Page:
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The geobacter side-channel attack:
when nanotechnology meets chips
Jean-Jacques Quisquater
UCL Crypto Group
Université catholique de Louvain
[email protected]
http://uclcrypto.org
August 16, 2005
Rump session Crypto
Geobacter – rump session CR ‘05
Jean-Jacques Quisquater
“Today's crypto systems must
resist attack by tomorrow's
computers.
Nanotechnology explores the limits
of what we can make.”
Ralph Merkle, 15 August 2005
(IACR Distinguished Lecture, CRYPTO).
Geobacter – rump session CR ‘05
Jean-Jacques Quisquater
Geobacter?
See http://www.geobacter.org/ or
(copyrighted photos are coming from there)
June 23, 2005 issue of Nature
(Derek Lovley et al., UMass)
The first Geobacter species was isolated from the
Potomac River, just down stream from Washington
D.C. in 1987.
It uses metals, rather than oxygen, for respiration.
The bacteria has now surprised the researchers with
its ability to build conducting nanowires.
Geobacter – rump session CR ‘05
Jean-Jacques Quisquater
Geobacter produces pilin-like filaments that
function as nanowires to transfer electrons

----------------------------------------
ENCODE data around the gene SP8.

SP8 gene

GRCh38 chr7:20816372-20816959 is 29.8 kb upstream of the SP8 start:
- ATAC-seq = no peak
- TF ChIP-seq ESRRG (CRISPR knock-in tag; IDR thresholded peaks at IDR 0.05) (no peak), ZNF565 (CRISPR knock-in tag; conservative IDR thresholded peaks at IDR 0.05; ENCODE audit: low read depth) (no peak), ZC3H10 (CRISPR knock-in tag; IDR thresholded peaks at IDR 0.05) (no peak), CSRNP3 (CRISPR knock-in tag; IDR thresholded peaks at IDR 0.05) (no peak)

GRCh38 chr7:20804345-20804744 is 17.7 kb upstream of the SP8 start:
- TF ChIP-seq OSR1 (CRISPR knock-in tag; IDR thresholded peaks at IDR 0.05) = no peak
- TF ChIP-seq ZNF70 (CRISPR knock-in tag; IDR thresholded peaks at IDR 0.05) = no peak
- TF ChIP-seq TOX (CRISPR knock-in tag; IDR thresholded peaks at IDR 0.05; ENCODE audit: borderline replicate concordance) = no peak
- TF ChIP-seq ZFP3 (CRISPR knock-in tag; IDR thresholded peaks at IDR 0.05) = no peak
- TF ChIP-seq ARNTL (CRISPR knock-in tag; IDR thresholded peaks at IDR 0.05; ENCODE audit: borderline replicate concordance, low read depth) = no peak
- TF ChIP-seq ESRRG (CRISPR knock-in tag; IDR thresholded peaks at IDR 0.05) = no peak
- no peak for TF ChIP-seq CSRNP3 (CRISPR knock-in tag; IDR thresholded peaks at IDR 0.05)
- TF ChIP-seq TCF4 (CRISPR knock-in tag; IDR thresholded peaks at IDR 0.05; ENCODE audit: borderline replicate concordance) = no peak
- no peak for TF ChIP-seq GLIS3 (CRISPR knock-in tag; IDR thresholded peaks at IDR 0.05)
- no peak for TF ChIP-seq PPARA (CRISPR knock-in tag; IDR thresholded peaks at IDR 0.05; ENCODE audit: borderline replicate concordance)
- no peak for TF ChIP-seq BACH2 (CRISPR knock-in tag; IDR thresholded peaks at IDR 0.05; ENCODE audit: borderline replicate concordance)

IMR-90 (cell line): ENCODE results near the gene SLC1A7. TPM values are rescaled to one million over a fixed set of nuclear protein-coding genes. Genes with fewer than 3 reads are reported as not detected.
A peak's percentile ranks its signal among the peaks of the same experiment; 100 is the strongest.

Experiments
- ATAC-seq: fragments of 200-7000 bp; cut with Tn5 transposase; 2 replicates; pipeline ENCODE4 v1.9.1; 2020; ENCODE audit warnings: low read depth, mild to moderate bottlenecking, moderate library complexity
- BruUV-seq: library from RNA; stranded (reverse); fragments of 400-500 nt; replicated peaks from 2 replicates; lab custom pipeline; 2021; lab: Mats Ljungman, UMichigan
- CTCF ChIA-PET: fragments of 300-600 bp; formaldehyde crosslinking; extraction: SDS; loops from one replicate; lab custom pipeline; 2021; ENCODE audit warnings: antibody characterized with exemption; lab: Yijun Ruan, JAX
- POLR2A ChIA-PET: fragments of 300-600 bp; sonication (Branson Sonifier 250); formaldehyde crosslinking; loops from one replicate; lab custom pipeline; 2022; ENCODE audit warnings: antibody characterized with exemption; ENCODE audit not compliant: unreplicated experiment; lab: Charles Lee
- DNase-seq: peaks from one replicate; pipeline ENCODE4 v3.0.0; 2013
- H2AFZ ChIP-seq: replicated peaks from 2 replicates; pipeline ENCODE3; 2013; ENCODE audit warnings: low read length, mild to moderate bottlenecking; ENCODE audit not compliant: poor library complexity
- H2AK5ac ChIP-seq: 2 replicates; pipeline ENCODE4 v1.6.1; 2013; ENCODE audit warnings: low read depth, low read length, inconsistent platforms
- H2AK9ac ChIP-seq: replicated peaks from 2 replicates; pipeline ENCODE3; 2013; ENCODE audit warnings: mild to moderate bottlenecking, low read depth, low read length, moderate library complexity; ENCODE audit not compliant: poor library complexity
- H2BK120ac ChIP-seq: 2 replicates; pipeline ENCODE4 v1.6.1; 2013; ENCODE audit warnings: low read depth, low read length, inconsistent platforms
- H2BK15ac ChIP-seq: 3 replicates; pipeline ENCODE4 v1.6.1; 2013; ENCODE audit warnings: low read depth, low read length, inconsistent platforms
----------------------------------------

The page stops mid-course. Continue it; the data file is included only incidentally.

outside the cell onto insoluble electron
acceptors, such as iron minerals and possibly
electrodes. The filaments, which are only 3-5
nanometers in width (more than 10,000 times
finer than a human hair), can extend more
than 20 micrometers in length (more than 10
times the length of the cell).
The potential to biologically mass-produce
fine, long conductive filaments may have
applications in the development of
nanoelectronic devices, sensors, and
microbially based fuel cells.
Geobacter – rump session CR ‘05
Jean-Jacques Quisquater
Introducing the next tool for
microbial microprobing
Geobacter – rump session CR ‘05
Jean-Jacques Quisquater
Introducing the next tool for
microbial microprobing!
Geobacter – rump session CR ‘05
Jean-Jacques Quisquater
Conclusion
Geobacter – rump session CR ‘05
Jean-Jacques Quisquater